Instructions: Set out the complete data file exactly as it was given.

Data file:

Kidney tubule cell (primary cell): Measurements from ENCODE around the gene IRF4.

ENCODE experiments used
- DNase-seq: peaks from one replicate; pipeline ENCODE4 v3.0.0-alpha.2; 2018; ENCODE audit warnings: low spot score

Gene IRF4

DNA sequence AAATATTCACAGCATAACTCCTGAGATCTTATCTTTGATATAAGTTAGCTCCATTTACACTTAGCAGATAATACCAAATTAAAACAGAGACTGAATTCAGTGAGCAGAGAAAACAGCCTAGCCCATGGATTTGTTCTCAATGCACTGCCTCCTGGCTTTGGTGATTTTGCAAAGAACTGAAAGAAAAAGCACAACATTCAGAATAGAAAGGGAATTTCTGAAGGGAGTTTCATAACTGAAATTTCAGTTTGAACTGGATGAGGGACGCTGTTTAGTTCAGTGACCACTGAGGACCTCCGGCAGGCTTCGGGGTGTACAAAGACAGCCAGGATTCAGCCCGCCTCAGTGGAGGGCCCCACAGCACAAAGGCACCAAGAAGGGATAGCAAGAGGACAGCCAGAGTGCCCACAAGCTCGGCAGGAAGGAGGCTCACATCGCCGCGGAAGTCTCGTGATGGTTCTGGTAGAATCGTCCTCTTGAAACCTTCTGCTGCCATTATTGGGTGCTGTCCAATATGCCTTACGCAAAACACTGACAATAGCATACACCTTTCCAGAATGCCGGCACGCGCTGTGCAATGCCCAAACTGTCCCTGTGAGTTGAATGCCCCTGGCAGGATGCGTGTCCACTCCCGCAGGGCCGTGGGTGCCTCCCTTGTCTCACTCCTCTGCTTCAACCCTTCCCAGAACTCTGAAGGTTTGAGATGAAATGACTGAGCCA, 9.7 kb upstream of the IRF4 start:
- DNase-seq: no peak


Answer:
Kidney tubule cell (primary cell): Measurements from ENCODE around the gene IRF4.

ENCODE experiments used
- DNase-seq: peaks from one replicate; pipeline ENCODE4 v3.0.0-alpha.2; 2018; ENCODE audit warnings: low spot score

Gene IRF4

DNA sequence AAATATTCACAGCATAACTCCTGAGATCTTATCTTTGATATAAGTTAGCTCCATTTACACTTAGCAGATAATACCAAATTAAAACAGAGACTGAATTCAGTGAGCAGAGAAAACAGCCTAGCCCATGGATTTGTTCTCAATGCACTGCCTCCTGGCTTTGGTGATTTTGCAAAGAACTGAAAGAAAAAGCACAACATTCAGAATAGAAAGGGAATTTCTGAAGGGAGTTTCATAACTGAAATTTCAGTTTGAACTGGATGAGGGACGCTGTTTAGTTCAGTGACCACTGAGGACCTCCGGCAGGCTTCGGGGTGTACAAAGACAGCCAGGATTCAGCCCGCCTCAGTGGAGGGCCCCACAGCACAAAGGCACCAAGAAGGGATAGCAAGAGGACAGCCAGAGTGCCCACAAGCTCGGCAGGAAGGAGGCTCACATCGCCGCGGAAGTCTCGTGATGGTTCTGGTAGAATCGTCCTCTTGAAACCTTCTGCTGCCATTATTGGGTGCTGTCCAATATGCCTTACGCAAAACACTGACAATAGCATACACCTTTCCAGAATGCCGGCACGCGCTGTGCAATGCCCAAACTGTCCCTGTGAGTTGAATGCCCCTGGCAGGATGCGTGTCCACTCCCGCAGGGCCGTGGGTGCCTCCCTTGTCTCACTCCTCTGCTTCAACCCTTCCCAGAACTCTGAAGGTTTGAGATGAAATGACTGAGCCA, 9.7 kb upstream of the IRF4 start:
- DNase-seq: no peak